Malate Church (1986) at Mabini Street

Along Mabini Street stands the church dedicated to Our Lady of the Holy Remedies. The church as we see it today was rebuilt after being destroyed by earthquakes and typhoons in 1864, led by Fr. Francisco Cuadrado. Subsequent restorations were carried out after the war, in 1950 (dome, main altar, and transept) and in 1978. The three-storey façade blends Muslim and Baroque architectural styles. The image of Nuestra Señora de los Remedios from the Spanish times is enshrined on the main altar.

Cathedral of St. Mary and St. John (ca. 1920s) at Calle Isaac Peral (now U.N. Avenue).

The original Anglican Church was established in 1905 by Bishop Charles Henry Brent, from the then Protestant Episcopal Church of the U.S. Meant for Americans and Europeans living in Manila, the church, built through donations amounting to U.S. $120,000, was constructed on Isaac Peral Street and finished in 1907. The Japanese occupied the magnificent church in 1944 and used it as an internment camp until it was destroyed in the liberation of Manila. A new Cathedral of St. Mary and St. John was erected in Quezon City in 1962. Meanwhile, the Manila Hilton Hotel was built on the old site of the cathedral in 1967.


Pope Pius XII Catholic Center (1970) at Calle Isaac Peral (now U.N. Avenue)

This multi-purpose Catholic center established in 1965 had men's and ladies’ dormitories, a gym, sports facilities, function rooms, and social halls for retreats, weddings and other events, and the St. Mary Gorretti Church. The center was conceived by Arch. Gabriel Reyes but after his passing, his successor, Rufino Cardinal Santos, saw his dream to fruition.

Shopping Centers

Mabini Street (1976)

As early as the 1930s, Mabini Street was a tourist belt haven, dotted with souvenir shops like The Little Home Shop and Philippine Shell-Craft Corp. Artists started flocking to the area in the '50s when Filipiniana-themed paintings became bestsellers among tourists, painted by the likes of Ben Alano, Gabriel Custodio, Elias Laxa, Oscar Navarro, and Romeo Enriquez. Art studios, craft, and antique shops contributed to creating a Bohemian atmosphere, until girlie bars, massage parlors, brothels, and sleazy entertainment took over in the '70s. Mabini thus earned a new reputation as Manila’s red light district, an image it has since found hard to shake off.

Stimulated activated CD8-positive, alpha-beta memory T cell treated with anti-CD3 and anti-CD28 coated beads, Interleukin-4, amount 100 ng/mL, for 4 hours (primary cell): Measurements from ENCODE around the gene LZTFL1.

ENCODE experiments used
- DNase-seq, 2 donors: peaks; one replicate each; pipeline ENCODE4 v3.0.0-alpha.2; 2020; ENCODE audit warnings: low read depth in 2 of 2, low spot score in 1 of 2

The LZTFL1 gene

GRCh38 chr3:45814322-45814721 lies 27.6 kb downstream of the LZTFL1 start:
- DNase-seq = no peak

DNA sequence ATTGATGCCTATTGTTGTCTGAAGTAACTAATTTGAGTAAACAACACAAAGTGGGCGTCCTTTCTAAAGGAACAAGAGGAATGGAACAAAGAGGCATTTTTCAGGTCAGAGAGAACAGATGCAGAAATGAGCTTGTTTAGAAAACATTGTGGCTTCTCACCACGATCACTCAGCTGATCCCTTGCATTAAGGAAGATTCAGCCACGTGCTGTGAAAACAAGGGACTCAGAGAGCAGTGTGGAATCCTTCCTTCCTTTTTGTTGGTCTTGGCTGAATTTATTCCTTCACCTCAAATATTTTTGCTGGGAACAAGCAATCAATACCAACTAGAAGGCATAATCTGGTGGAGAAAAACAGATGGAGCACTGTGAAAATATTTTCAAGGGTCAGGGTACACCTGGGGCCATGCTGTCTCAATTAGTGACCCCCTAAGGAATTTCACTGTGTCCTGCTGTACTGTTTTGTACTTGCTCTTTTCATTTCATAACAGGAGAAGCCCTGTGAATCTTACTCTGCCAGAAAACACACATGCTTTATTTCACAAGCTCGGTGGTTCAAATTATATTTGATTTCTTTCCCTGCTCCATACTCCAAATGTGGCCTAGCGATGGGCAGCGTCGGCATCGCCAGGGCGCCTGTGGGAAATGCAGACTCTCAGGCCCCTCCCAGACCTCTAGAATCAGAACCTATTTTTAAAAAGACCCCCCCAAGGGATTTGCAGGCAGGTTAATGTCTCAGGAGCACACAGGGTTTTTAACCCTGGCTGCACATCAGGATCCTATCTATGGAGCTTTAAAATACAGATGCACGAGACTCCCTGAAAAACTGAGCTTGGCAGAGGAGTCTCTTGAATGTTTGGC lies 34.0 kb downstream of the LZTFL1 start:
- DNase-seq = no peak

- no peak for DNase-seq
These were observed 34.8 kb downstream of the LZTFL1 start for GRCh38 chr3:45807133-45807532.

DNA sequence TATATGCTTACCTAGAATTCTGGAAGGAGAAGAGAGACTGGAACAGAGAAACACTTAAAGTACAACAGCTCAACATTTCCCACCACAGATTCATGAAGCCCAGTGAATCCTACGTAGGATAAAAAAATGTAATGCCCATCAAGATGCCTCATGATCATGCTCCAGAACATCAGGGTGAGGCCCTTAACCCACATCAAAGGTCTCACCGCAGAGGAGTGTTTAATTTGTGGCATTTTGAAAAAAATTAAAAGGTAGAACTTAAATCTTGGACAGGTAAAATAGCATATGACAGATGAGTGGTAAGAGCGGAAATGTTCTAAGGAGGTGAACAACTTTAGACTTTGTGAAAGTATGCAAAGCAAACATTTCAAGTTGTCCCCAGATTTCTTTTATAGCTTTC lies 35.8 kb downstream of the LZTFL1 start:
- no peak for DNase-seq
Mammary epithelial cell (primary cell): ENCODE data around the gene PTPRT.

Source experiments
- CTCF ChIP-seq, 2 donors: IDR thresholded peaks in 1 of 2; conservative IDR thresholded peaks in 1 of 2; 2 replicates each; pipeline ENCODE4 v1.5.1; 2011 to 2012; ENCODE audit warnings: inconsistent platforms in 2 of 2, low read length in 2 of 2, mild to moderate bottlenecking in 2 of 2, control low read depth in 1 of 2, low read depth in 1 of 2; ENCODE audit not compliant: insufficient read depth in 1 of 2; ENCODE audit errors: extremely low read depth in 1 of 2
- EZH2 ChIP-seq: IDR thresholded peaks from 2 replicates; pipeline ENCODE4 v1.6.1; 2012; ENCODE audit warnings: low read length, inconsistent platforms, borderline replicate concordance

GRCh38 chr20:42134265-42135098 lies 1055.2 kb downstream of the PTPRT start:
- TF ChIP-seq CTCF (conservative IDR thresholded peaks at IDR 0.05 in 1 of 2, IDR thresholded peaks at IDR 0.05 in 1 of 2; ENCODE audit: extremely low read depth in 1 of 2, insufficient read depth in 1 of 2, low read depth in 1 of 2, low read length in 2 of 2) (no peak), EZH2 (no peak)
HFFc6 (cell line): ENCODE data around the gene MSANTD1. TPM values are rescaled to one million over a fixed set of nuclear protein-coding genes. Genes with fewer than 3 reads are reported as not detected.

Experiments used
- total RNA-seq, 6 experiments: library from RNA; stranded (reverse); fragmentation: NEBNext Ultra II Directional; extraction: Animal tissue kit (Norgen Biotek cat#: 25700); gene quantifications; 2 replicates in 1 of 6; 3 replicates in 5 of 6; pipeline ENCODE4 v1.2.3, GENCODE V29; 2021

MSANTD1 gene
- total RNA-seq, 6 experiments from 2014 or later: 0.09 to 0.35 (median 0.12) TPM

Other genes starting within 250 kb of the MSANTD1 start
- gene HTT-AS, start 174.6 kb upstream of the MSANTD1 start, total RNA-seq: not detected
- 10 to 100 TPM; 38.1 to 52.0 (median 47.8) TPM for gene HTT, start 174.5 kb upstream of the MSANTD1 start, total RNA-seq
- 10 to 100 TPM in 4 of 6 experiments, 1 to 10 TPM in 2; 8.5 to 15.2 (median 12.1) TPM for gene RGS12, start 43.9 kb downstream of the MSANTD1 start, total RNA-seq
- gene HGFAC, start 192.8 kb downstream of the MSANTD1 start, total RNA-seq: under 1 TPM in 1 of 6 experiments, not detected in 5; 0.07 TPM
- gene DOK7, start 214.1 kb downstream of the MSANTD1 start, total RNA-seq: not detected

Acme Shopping (1962) at Calle Padre Faura


Acme Supermarket was an American-style grocery that was put up in 1954 to answer the needs of consumers—Filipinos and Americans alike—for imported items like canned goods, chocolates, comic books, and bubble gum. Located on 135 P. Faura, Acme boasted free parking, quality goods, courteous service, and home delivery services. It even had a diner that served burgers, sandwiches, and sodas! In 1955, Acme also opened a branch in the posh Forbes Park residential village.

Harrison Plaza (1976) at Harrison Road corner Vito Cruz

The opening of Harrison Plaza in 1976 made waves as it was among the first true modern malls in the country. The air-conditioned shopping complex was erected on what was once Harrison Park, which in turn was a former colonial burial ground.